Who: Philadelphia Union vs New York Red Bulls
When: Sunday, October 20th @ 3:00pm ET
Line: Philadelphia Union +104 | Draw +250 | New York Red Bulls +250
Whippany, NJ – Each New York Red Bulls season of the Luis Robles era, which began in 2012 and shows no imminent sign of wrapping up, has ended in the same fashion. The goalkeeper sits, looking up from a low stool in front of his locker into a phalanx of recording devices. He painstakingly searches for the correct words to explain yet another disappointing end to one more unfulfilling season for the title free MLS originals.
Following training Wednesday afternoon, in preparation for Sunday’s first round playoff showdown against Philadelphia Union, High Press Soccer asked the 35 year-old Red Bulls captain, “What’s going to be different this year? Why will it be different?”
“It’s a really good question,” Robles began, “and I don’t know the answer. But maybe all the other years when I felt like man, this is our year, this is our year and it wasn’t our year; this year could be the outlier.”
Perhaps mindful of providing the Union with bulletin board material, Robles immediately sought to clarify.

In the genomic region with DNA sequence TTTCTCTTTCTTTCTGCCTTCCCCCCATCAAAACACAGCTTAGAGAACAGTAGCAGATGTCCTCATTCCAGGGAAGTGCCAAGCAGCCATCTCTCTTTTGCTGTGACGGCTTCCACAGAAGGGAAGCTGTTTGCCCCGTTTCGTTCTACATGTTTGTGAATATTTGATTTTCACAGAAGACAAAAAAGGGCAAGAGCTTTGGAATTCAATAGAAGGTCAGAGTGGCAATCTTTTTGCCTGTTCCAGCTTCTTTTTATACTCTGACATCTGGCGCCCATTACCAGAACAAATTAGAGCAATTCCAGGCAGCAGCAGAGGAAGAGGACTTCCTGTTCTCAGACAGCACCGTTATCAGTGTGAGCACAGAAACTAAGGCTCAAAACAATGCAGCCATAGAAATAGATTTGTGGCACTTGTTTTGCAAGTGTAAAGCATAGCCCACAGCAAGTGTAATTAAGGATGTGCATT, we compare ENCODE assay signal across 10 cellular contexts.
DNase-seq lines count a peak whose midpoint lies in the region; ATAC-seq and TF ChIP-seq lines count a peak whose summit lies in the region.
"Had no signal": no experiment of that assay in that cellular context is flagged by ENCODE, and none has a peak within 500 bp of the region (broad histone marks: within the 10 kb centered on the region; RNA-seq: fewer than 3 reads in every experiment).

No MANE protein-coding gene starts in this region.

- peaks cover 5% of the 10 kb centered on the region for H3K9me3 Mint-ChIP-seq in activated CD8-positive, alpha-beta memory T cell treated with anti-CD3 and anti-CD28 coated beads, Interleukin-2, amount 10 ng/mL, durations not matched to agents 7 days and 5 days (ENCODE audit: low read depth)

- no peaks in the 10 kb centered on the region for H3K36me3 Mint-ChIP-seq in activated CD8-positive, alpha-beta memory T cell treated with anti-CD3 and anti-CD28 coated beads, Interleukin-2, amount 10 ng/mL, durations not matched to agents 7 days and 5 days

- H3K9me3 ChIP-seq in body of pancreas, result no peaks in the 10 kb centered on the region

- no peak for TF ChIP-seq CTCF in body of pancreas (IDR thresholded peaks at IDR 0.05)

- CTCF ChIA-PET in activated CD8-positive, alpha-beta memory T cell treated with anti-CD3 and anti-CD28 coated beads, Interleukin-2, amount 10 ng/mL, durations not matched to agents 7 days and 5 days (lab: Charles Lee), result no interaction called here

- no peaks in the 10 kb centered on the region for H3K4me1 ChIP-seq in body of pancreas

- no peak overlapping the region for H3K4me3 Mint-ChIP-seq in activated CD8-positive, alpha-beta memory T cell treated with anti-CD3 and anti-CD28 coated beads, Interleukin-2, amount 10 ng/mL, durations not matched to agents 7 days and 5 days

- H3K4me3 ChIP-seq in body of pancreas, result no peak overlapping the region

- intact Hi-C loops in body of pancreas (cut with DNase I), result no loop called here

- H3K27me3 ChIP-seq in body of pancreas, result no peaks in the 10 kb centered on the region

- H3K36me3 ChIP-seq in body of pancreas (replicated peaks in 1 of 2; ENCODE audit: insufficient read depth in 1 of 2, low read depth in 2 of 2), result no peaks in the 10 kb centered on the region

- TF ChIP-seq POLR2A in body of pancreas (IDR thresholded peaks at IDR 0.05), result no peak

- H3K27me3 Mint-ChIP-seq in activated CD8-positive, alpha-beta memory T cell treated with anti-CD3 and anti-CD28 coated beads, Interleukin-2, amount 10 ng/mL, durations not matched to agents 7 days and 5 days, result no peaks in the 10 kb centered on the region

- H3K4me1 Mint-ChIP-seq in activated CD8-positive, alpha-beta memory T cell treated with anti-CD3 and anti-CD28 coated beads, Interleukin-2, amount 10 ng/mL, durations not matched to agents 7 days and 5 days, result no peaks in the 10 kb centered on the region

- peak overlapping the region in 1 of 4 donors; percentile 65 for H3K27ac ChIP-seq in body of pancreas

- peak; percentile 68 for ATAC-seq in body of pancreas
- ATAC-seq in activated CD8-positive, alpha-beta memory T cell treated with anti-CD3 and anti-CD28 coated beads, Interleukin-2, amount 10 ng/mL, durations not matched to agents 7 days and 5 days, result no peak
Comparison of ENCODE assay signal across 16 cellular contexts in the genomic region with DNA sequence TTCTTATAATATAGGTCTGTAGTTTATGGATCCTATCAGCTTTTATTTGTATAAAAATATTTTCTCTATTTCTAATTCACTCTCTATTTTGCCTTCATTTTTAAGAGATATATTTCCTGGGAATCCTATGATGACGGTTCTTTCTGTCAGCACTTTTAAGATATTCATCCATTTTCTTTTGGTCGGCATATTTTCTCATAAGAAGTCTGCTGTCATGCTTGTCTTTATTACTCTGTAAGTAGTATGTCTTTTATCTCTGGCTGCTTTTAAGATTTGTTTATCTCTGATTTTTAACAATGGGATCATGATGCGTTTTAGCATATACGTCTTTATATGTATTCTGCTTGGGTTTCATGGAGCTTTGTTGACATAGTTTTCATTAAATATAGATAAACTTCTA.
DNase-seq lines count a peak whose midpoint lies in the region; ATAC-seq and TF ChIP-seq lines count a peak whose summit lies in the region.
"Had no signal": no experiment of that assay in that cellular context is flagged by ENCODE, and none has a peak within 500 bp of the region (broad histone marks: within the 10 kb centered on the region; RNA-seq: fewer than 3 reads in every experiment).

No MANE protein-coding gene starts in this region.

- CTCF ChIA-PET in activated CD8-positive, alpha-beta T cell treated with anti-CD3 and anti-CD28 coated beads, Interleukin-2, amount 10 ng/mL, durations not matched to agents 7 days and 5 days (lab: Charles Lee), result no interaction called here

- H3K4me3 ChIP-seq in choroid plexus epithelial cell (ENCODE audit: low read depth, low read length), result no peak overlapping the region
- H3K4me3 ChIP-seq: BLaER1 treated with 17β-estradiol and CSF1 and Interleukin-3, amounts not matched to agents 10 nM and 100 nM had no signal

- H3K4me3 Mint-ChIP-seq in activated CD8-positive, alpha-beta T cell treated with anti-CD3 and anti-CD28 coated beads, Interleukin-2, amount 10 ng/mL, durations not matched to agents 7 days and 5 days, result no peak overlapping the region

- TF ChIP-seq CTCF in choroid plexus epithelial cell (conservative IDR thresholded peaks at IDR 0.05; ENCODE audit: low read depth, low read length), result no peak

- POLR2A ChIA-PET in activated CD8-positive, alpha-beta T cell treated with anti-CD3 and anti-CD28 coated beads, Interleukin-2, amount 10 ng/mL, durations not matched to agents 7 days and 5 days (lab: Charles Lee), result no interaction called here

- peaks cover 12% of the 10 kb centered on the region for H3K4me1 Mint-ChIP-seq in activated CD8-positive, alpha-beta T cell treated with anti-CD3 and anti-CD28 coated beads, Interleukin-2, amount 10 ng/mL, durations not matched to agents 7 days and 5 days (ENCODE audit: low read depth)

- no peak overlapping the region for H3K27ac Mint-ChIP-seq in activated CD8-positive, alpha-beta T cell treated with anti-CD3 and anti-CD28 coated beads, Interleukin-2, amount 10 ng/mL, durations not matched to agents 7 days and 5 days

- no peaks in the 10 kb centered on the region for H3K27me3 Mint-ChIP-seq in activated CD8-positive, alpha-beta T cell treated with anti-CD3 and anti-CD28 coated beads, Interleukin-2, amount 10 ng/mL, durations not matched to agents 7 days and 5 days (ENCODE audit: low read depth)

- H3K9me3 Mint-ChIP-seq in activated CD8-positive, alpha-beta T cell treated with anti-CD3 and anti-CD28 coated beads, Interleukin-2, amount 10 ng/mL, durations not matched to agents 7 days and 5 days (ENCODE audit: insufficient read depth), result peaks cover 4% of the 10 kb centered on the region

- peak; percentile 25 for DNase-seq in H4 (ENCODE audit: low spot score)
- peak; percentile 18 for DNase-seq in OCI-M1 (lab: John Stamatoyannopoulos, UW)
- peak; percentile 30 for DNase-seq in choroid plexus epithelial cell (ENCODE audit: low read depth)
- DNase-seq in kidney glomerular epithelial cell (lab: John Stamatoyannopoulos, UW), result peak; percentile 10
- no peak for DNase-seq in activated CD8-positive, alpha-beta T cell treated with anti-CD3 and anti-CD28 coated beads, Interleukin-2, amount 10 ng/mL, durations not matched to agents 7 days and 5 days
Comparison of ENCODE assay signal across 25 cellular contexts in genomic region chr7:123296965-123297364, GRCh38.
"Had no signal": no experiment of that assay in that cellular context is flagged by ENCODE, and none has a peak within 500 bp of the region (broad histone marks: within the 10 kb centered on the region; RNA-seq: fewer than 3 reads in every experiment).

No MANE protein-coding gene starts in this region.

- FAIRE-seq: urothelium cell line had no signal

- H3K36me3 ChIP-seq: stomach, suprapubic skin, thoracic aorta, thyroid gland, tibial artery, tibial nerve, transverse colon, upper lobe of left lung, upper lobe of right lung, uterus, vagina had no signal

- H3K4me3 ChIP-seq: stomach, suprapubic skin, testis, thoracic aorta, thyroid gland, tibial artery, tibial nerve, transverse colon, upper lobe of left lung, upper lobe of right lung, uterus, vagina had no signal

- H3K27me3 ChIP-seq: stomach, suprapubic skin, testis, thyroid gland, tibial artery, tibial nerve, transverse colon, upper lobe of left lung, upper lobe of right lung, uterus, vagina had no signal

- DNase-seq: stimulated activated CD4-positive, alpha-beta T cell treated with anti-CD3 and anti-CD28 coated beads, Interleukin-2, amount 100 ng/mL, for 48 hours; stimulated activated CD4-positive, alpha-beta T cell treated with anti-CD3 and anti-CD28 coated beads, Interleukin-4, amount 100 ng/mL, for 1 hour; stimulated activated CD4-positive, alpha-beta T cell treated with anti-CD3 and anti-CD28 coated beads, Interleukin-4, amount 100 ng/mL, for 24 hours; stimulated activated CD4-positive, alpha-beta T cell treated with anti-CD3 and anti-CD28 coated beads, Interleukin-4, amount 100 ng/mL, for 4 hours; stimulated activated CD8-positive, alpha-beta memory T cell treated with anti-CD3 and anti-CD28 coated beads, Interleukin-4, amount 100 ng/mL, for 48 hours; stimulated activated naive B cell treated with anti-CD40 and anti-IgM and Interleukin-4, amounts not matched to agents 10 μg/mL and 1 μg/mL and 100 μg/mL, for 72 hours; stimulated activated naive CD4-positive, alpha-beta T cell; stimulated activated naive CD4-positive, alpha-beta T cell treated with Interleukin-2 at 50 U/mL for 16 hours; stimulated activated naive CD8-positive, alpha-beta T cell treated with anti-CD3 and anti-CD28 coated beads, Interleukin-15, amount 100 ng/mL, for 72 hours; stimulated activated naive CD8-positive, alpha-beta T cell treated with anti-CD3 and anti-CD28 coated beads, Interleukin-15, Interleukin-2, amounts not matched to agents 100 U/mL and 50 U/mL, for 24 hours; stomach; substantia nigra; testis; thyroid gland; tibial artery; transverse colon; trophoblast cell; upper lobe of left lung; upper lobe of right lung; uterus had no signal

“I’m not saying that. Please don’t misinterpret this. (But) I think this team can make a run and can do something special this year.”
Is this year finally the year?
So, why this year? Why not 2013, 2015, or 2018, seasons that the Red Bulls won the Supporters Shield? “Maybe,” Robles considered, “the expectations the last four or five years have been so lofty and so high. We’ve been the favorites going in. Whereas this year, we’re not on anyone’s radar. We’re not the favorites. So I think we’re going to make some noise.”
Robles is right, of course. No one is counting on the Red Bulls to go to the Eastern Conference Finals, let alone the MLS Cup Final. In fact, three out of four High Press Soccer pundits – this one included – have selected Philadelphia to end New York’s season on Sunday.